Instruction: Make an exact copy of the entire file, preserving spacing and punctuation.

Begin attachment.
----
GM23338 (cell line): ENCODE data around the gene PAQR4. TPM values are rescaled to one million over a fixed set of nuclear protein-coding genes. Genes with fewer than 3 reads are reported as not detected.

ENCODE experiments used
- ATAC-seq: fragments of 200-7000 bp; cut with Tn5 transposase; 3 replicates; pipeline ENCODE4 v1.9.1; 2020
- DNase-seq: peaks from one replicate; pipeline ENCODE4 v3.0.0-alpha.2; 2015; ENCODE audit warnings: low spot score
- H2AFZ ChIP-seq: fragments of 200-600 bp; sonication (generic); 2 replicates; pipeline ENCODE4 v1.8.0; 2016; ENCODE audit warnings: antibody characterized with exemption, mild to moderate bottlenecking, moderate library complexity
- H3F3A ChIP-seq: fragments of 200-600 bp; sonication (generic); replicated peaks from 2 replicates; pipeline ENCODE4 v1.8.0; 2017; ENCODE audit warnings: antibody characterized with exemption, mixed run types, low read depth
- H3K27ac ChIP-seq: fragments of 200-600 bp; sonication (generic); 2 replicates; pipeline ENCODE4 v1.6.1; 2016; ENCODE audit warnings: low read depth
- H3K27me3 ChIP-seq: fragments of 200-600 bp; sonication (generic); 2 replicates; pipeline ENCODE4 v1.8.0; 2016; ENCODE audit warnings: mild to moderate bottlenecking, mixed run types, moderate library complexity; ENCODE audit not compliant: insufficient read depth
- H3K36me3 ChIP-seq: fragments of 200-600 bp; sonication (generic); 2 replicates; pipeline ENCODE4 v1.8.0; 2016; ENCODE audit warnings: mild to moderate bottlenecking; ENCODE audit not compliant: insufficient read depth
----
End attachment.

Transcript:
GM23338 (cell line): ENCODE data around the gene PAQR4. TPM values are rescaled to one million over a fixed set of nuclear protein-coding genes. Genes with fewer than 3 reads are reported as not detected.

ENCODE experiments used
- ATAC-seq: fragments of 200-7000 bp; cut with Tn5 transposase; 3 replicates; pipeline ENCODE4 v1.9.1; 2020
- DNase-seq: peaks from one replicate; pipeline ENCODE4 v3.0.0-alpha.2; 2015; ENCODE audit warnings: low spot score
- H2AFZ ChIP-seq: fragments of 200-600 bp; sonication (generic); 2 replicates; pipeline ENCODE4 v1.8.0; 2016; ENCODE audit warnings: antibody characterized with exemption, mild to moderate bottlenecking, moderate library complexity
- H3F3A ChIP-seq: fragments of 200-600 bp; sonication (generic); replicated peaks from 2 replicates; pipeline ENCODE4 v1.8.0; 2017; ENCODE audit warnings: antibody characterized with exemption, mixed run types, low read depth
- H3K27ac ChIP-seq: fragments of 200-600 bp; sonication (generic); 2 replicates; pipeline ENCODE4 v1.6.1; 2016; ENCODE audit warnings: low read depth
- H3K27me3 ChIP-seq: fragments of 200-600 bp; sonication (generic); 2 replicates; pipeline ENCODE4 v1.8.0; 2016; ENCODE audit warnings: mild to moderate bottlenecking, mixed run types, moderate library complexity; ENCODE audit not compliant: insufficient read depth
- H3K36me3 ChIP-seq: fragments of 200-600 bp; sonication (generic); 2 replicates; pipeline ENCODE4 v1.8.0; 2016; ENCODE audit warnings: mild to moderate bottlenecking; ENCODE audit not compliant: insufficient read depth